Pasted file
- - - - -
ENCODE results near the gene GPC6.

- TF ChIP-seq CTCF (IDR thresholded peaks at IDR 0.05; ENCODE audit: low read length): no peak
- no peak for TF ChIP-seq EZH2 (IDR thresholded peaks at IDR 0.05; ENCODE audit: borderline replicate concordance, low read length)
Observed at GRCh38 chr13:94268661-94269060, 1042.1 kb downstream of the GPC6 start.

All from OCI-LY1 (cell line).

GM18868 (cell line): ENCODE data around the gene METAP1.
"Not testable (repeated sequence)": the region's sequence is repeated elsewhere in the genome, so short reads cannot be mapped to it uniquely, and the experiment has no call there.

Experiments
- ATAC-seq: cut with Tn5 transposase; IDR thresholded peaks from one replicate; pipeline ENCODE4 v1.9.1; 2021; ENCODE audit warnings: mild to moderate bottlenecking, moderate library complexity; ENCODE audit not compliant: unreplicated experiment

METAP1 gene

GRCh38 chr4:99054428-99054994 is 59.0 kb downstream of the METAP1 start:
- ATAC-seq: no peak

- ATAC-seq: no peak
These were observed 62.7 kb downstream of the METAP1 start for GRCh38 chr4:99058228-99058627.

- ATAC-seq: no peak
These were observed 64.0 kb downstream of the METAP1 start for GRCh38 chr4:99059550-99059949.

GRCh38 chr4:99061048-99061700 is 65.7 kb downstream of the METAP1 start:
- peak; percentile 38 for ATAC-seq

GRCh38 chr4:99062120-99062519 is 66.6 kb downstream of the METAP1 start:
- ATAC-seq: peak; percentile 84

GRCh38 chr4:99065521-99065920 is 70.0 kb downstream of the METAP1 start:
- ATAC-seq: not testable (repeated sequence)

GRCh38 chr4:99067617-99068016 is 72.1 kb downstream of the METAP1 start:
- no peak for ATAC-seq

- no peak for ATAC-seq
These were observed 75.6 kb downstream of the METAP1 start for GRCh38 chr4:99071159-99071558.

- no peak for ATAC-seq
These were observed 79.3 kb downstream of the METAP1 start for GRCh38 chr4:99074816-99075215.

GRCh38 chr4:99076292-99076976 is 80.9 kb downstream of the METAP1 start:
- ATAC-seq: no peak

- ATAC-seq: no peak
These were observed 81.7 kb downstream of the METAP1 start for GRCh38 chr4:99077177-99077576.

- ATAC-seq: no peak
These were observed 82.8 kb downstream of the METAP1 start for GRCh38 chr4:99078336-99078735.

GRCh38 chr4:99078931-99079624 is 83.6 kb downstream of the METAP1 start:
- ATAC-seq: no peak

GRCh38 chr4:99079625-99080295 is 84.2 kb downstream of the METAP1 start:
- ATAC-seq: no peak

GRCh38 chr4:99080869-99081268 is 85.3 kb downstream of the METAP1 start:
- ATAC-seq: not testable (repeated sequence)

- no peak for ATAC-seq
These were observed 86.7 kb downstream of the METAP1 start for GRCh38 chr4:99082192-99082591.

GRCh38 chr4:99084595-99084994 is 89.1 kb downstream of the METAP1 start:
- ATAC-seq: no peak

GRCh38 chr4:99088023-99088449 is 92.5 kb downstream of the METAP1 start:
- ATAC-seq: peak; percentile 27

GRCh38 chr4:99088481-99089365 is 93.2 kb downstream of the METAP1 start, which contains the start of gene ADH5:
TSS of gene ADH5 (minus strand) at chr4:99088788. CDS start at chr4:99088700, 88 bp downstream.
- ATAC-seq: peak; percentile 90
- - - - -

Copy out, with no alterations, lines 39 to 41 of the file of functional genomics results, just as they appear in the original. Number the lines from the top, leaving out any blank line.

GRCh38 chr4:99080869-99081268 is 85.3 kb downstream of the METAP1 start:
- ATAC-seq: not testable (repeated sequence)

- no peak for ATAC-seq